They also said to him that our chasseurs had fired on them from the chateau of Madame de Lambertye, and they themselves went to get a statement at the spot to see if it was possible to hit a man from the chateau and kill him.
I had seen the turrets of the chateau of Lambertye burning about half-past nine in the morning and all the upper part. That was by incendiary bombs. The day after the fires we saw empty cans, about sixty of them, the kind used for motor-car gasoline, lying about in the garden of the chateau.
Besides all that, there are still the bodily indignities which must not be passed over in silence. The twenty-fourth and twenty-fifth, "they" used fire and blood. The following days "they" amused themselves by teasing everybody. The poor Monsieur Jacob, who makes lemonade, was struck and thrown to the ground. Then they spit in his face, and threatened to shoot him, without any reason.
They were drunk with the wine of Gerbeviller, if one is to judge from their helmets, which had lost their lightning conductors.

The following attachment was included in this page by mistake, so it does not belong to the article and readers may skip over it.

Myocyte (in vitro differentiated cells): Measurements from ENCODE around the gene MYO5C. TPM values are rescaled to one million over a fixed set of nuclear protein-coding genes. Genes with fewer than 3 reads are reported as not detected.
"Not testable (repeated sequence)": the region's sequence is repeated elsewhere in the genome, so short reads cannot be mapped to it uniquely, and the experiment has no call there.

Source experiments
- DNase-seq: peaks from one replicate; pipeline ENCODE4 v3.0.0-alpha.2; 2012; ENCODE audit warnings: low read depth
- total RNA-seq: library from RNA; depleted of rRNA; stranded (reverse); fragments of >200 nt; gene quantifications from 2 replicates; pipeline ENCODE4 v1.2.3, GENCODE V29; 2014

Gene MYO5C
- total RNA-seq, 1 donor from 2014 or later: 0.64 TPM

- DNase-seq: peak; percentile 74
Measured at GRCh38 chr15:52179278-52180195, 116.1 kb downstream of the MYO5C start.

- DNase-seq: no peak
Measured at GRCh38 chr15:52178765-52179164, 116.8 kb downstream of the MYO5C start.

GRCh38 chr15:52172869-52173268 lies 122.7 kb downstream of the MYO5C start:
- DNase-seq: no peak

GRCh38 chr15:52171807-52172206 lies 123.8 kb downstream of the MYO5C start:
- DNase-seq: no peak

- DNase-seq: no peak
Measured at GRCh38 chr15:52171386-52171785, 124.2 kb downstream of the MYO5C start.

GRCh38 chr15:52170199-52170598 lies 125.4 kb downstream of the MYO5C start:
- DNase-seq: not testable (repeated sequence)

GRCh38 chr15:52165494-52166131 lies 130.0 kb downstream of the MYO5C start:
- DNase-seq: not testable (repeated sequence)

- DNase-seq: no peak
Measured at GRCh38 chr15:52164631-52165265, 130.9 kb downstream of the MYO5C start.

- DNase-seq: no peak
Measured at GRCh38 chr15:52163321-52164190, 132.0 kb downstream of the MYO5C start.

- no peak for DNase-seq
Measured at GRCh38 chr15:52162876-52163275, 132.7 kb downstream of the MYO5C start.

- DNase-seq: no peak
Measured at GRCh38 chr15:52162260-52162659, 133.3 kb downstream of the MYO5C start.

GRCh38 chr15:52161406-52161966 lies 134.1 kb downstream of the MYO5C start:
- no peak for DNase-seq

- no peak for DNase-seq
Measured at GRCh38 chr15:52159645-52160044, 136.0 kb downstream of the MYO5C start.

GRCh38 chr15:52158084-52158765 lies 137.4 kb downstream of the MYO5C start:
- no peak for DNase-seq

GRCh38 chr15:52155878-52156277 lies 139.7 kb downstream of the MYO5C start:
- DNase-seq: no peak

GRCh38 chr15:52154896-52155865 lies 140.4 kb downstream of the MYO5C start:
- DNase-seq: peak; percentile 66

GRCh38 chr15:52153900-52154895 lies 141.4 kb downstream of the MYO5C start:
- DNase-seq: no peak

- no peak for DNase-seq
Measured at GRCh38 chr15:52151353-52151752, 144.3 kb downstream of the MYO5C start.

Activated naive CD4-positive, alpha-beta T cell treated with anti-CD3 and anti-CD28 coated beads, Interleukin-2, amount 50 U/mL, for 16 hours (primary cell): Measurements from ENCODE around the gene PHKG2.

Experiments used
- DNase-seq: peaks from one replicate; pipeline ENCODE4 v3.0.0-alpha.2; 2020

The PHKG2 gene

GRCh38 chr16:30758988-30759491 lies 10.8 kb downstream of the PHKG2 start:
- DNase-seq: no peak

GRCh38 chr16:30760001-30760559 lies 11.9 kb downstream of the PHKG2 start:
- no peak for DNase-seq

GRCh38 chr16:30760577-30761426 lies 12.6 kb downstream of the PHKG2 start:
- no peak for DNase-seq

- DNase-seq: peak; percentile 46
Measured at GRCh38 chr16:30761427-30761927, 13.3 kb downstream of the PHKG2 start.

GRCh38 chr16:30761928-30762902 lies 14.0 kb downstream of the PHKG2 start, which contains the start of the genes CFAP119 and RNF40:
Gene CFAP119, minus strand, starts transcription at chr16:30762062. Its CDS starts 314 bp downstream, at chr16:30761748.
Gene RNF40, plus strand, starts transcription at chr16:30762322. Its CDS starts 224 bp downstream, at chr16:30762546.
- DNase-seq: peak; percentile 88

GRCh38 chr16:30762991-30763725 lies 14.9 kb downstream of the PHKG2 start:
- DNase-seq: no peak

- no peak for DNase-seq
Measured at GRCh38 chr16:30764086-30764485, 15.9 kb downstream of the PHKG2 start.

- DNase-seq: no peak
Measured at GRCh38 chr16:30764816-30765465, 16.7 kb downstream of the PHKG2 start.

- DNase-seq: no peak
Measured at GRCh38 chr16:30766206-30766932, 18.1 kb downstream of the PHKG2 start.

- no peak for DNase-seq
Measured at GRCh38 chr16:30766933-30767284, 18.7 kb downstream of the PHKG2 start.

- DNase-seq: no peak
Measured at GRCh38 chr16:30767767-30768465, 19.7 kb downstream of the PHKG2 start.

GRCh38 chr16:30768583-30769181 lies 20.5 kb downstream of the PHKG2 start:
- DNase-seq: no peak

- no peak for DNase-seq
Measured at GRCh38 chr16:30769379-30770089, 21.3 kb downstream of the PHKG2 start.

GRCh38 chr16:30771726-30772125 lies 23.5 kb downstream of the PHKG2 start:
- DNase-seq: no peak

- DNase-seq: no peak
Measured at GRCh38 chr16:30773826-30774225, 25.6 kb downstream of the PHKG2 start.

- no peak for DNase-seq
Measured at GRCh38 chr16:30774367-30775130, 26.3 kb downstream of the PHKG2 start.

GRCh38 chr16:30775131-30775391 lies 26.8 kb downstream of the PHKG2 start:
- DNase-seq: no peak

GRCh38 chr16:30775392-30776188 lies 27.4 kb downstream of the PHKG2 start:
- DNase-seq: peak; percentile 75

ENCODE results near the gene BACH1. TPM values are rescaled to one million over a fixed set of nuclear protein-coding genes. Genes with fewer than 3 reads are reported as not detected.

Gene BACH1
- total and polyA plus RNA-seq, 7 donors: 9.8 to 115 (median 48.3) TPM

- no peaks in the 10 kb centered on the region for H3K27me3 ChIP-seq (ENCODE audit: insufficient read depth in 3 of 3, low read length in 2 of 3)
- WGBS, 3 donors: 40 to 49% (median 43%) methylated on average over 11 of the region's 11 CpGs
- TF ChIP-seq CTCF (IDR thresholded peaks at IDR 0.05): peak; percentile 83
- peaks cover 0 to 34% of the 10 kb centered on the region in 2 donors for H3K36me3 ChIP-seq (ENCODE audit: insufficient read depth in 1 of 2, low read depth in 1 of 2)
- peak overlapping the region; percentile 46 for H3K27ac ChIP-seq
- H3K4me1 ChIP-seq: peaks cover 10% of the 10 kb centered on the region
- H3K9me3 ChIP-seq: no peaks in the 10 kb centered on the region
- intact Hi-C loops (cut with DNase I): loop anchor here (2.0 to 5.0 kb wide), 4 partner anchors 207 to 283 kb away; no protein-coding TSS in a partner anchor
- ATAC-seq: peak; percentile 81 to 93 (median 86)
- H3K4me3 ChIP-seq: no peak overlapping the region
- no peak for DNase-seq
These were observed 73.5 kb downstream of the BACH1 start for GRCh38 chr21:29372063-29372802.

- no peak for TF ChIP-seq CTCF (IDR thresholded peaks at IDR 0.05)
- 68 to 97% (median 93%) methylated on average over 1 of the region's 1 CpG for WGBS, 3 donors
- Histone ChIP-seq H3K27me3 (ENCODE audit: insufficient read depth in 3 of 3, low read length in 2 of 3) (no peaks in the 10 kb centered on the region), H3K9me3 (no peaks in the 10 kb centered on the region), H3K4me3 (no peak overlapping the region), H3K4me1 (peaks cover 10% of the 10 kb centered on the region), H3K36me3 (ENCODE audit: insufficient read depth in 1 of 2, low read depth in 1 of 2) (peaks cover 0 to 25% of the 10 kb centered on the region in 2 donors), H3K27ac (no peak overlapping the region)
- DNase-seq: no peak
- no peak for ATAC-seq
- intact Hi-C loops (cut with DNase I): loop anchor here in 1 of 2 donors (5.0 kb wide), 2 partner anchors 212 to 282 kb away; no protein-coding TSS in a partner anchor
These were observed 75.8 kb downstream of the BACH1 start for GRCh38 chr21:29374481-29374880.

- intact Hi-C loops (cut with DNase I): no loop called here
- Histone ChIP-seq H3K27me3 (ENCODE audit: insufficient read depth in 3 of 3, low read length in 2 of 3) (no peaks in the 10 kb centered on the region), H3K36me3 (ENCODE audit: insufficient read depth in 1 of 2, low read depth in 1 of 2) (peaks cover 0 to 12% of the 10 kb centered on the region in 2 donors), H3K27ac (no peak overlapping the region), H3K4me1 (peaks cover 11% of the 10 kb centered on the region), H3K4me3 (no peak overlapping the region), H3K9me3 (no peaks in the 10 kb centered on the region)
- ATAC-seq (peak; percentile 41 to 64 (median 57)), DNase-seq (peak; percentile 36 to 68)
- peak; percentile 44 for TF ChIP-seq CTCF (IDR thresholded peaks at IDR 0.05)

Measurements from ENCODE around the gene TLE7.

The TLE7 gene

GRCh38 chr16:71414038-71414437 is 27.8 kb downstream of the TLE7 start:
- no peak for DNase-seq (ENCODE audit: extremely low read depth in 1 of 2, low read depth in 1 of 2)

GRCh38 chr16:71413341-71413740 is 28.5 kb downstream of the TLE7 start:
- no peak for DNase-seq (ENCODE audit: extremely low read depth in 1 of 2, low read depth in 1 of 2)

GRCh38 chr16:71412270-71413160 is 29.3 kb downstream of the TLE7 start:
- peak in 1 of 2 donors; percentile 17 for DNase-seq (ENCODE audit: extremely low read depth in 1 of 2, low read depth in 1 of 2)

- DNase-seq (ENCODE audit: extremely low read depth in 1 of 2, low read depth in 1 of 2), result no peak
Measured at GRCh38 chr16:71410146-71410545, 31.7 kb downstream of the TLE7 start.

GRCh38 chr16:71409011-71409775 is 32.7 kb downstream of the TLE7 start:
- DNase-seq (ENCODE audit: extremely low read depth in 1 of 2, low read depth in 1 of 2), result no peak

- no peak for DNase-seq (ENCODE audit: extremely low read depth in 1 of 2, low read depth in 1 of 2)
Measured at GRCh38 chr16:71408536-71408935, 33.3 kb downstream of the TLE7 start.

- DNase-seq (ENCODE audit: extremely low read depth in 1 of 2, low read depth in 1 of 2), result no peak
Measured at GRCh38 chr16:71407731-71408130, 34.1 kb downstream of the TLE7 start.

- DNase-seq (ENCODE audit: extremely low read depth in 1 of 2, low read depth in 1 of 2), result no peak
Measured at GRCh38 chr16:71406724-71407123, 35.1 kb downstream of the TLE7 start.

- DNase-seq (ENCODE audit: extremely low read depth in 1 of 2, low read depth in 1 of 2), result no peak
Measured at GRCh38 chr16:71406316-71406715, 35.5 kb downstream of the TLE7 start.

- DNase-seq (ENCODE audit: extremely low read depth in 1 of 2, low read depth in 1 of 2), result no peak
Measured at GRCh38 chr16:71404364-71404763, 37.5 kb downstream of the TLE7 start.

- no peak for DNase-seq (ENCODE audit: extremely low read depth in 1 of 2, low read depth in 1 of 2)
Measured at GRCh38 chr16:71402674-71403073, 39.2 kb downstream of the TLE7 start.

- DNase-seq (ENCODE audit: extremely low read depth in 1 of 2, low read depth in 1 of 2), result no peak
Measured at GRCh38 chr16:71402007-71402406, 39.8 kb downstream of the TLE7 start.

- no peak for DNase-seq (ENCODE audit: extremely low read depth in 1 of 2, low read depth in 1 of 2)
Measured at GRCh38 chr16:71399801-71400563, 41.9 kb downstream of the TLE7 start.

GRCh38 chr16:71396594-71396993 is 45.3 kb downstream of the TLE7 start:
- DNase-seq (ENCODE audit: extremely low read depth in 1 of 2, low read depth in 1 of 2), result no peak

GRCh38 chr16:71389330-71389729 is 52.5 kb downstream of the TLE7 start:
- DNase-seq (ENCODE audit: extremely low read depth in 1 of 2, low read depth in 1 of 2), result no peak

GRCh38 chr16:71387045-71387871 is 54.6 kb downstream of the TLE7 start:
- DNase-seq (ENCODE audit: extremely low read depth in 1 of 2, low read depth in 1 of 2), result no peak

The sacred images of the church were not respected. It was the evening of the twenty- ninth. A soldier-priest, Monsieur the Abbé Bernard, went to see a tiny bit of what was taking place.
Do you know, my sister, what has been done to the ciborium (sacred vessel for the sacrament) ?"
I went with him. We came to the church. We entered with difficulty. A bell blocked us from passing, and shells had broken down the vaulting in many places. We went on our way, but always with difficulty. We saw the crucifix which had the feet broken by blow on blow from the butt-end of rifles. We still went on, and saw the pipes of the organ lying on the ground. We came in front of the tabernacle (the box which holds the sacred vessels). There we counted eighteen bullet holes which had perforated the door around the lock. The displacement of air produced by the bursting of the bullet had forced the screws to jump out. "They" had not thought that this little dwelling-place was a strongbox and that it had flat bolts, both vertical and horizontal. We were now agitated to see if anything else had taken place in the tabernacle.